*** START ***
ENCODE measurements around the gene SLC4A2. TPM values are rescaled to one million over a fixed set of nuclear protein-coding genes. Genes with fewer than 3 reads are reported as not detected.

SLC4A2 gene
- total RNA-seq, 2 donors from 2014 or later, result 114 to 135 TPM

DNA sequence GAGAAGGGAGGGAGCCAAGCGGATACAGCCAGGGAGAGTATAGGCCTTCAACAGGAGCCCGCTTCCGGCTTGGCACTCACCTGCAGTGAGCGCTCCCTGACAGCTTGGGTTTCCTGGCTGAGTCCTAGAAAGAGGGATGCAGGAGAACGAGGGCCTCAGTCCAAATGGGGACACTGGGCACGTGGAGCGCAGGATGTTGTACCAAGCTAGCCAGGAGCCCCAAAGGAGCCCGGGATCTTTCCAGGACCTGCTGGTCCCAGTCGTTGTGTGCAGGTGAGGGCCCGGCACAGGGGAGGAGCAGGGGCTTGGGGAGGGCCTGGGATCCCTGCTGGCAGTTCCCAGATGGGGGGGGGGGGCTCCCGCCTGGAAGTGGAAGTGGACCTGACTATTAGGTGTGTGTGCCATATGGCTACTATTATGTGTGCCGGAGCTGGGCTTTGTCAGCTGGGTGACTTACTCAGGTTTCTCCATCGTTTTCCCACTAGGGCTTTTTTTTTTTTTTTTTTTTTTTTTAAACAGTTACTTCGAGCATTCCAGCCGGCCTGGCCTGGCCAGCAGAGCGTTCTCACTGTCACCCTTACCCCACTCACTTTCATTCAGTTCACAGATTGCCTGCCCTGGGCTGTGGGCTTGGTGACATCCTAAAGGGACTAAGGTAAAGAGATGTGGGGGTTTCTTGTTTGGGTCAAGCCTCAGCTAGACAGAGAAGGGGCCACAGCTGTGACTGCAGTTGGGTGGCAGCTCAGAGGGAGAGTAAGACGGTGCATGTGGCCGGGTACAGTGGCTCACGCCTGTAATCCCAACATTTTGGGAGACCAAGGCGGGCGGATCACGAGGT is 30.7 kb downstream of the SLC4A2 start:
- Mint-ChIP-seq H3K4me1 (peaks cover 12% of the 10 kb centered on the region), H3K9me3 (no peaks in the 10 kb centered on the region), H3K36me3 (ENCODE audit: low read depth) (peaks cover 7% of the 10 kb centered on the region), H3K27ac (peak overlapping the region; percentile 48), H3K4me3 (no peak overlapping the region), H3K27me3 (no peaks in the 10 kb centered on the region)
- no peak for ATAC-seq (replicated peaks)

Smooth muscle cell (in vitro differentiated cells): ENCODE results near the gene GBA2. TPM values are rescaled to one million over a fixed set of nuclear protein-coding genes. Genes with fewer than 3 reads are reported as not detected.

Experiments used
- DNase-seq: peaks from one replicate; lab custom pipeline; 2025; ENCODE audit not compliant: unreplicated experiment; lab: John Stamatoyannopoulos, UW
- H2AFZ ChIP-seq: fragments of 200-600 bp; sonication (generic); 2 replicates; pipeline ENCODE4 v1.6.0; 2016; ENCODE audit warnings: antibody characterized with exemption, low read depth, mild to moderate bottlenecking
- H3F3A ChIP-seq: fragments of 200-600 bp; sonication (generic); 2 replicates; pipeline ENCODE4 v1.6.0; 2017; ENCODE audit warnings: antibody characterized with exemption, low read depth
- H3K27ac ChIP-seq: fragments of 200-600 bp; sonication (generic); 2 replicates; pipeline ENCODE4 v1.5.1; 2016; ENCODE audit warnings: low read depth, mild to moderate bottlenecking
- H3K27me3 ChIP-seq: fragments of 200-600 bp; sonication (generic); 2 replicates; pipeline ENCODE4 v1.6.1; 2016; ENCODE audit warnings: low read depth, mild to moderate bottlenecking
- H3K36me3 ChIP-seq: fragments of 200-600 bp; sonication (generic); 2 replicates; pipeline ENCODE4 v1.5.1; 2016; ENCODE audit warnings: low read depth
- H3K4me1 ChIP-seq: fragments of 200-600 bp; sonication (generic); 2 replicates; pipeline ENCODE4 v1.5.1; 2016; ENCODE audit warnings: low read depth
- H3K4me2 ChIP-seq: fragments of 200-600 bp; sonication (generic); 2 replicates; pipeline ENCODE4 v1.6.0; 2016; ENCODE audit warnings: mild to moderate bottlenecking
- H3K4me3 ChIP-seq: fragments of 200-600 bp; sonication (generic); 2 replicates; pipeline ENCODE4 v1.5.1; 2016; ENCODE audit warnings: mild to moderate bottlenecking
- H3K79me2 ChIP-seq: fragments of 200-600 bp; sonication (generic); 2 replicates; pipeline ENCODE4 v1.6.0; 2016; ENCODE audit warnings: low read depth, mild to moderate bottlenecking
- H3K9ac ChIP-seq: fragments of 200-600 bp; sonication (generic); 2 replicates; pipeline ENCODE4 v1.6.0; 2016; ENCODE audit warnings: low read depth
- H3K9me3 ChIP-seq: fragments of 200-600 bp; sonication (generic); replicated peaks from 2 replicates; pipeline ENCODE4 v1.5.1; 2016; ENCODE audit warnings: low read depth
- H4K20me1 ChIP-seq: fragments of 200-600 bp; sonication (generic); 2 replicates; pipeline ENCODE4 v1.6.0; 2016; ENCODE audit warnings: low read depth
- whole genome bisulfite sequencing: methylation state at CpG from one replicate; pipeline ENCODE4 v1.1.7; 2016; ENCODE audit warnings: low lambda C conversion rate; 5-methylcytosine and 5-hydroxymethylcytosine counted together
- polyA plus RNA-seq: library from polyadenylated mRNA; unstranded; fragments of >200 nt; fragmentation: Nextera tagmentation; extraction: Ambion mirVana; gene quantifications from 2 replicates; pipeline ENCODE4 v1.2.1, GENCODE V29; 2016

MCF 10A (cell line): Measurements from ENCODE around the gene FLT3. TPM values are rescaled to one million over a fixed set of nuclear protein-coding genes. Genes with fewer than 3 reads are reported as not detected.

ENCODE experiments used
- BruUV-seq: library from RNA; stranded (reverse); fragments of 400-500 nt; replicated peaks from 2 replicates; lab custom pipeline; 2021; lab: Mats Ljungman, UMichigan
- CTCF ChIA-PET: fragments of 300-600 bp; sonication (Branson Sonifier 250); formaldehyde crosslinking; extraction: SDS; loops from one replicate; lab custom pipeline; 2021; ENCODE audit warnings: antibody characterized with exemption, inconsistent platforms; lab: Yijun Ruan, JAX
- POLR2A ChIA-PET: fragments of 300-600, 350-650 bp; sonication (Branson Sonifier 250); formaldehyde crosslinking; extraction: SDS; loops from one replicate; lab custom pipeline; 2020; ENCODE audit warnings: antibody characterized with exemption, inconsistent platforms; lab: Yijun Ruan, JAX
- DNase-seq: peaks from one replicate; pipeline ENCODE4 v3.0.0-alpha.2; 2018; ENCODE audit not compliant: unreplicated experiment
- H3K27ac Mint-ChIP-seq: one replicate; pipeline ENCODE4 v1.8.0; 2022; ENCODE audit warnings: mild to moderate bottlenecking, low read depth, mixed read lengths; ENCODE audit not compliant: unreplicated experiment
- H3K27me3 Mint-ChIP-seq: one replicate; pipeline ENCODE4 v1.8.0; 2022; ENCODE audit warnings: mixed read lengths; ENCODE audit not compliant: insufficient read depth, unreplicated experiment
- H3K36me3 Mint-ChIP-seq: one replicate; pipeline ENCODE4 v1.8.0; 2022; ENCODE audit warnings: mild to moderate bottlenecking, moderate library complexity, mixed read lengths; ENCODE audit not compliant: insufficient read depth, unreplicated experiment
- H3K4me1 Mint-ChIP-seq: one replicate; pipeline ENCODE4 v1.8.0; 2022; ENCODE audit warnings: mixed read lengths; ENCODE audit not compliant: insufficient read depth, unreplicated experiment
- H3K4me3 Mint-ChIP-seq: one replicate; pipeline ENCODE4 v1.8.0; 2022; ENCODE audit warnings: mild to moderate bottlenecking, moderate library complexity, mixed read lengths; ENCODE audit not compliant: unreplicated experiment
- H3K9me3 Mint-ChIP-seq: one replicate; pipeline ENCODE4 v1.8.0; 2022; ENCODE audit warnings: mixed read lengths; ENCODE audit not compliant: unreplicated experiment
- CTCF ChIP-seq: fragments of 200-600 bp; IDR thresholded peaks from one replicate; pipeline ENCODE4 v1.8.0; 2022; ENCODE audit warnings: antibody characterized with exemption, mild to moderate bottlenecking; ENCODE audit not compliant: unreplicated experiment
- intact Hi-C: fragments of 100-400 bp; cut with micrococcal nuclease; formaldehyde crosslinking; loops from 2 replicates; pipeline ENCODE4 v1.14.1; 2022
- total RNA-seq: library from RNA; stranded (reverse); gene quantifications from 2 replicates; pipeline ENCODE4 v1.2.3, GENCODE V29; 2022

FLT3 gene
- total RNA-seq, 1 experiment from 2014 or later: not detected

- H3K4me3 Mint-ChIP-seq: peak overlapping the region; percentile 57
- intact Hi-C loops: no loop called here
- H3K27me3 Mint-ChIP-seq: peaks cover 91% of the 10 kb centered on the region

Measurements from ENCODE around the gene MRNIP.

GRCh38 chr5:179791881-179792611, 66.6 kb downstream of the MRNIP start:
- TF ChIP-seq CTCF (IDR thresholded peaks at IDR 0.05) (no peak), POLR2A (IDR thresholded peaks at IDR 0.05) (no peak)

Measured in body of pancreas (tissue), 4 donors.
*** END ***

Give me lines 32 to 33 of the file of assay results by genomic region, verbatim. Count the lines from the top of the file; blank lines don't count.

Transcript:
- H3K36me3 Mint-ChIP-seq: one replicate; pipeline ENCODE4 v1.8.0; 2022; ENCODE audit warnings: mild to moderate bottlenecking, moderate library complexity, mixed read lengths; ENCODE audit not compliant: insufficient read depth, unreplicated experiment
- H3K4me1 Mint-ChIP-seq: one replicate; pipeline ENCODE4 v1.8.0; 2022; ENCODE audit warnings: mixed read lengths; ENCODE audit not compliant: insufficient read depth, unreplicated experiment